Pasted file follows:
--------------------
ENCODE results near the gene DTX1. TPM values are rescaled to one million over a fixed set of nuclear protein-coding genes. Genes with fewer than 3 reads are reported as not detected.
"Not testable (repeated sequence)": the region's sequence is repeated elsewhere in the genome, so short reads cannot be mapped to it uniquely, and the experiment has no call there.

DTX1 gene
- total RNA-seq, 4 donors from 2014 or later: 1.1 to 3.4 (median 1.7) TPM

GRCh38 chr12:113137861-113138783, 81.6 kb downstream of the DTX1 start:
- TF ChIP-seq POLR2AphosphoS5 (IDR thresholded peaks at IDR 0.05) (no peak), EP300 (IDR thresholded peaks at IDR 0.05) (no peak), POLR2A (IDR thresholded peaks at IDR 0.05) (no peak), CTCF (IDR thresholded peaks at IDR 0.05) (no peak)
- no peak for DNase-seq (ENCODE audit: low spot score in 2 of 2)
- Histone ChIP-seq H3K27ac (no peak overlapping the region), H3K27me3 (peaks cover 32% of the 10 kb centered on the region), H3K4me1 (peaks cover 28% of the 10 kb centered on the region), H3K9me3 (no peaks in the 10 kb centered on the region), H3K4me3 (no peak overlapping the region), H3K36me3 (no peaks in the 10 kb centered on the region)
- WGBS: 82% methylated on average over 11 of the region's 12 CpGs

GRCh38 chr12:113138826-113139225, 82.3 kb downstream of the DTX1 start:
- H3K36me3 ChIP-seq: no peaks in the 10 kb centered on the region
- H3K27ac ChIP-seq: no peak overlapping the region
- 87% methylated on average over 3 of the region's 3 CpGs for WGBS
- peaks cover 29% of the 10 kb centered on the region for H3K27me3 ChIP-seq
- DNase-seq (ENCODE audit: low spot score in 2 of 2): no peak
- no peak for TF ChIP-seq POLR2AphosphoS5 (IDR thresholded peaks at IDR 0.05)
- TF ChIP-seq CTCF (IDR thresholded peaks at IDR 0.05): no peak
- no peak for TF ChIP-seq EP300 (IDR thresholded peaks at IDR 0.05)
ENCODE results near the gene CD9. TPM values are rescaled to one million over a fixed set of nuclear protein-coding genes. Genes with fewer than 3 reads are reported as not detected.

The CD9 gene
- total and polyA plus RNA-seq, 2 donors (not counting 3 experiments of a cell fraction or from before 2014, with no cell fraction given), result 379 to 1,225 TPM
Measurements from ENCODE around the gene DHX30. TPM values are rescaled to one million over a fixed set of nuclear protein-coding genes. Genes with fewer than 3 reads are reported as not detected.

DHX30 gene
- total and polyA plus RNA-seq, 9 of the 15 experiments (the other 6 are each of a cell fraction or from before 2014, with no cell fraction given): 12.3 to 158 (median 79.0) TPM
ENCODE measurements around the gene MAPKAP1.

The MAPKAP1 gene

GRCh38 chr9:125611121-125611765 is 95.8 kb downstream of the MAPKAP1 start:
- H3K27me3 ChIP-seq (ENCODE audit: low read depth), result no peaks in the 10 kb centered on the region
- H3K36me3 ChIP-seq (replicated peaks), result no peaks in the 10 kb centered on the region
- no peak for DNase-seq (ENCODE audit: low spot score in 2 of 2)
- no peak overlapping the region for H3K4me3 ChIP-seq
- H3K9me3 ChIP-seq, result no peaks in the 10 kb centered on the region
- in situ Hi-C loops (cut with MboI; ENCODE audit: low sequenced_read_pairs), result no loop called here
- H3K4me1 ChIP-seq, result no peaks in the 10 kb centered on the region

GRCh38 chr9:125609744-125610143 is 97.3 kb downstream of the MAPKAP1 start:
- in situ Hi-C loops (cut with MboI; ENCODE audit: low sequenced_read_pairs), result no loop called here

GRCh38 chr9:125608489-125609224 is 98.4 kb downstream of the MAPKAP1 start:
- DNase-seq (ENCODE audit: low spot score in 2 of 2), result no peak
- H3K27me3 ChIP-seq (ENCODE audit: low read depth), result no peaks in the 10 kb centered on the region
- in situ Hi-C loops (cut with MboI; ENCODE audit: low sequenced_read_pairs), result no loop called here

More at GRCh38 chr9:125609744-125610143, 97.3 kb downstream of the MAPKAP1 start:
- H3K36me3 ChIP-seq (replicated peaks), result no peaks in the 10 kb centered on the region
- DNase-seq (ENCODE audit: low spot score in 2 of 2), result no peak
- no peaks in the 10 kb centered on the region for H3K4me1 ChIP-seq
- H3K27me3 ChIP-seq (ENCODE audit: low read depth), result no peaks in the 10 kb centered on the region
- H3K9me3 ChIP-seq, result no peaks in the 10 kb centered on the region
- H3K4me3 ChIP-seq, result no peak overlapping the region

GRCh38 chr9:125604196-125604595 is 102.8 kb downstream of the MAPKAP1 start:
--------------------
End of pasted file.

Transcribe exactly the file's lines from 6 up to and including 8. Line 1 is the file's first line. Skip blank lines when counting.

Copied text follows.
- TF ChIP-seq POLR2AphosphoS5 (IDR thresholded peaks at IDR 0.05) (no peak), EP300 (IDR thresholded peaks at IDR 0.05) (no peak), POLR2A (IDR thresholded peaks at IDR 0.05) (no peak), CTCF (IDR thresholded peaks at IDR 0.05) (no peak)
- no peak for DNase-seq (ENCODE audit: low spot score in 2 of 2)
- Histone ChIP-seq H3K27ac (no peak overlapping the region), H3K27me3 (peaks cover 32% of the 10 kb centered on the region), H3K4me1 (peaks cover 28% of the 10 kb centered on the region), H3K9me3 (no peaks in the 10 kb centered on the region), H3K4me3 (no peak overlapping the region), H3K36me3 (no peaks in the 10 kb centered on the region)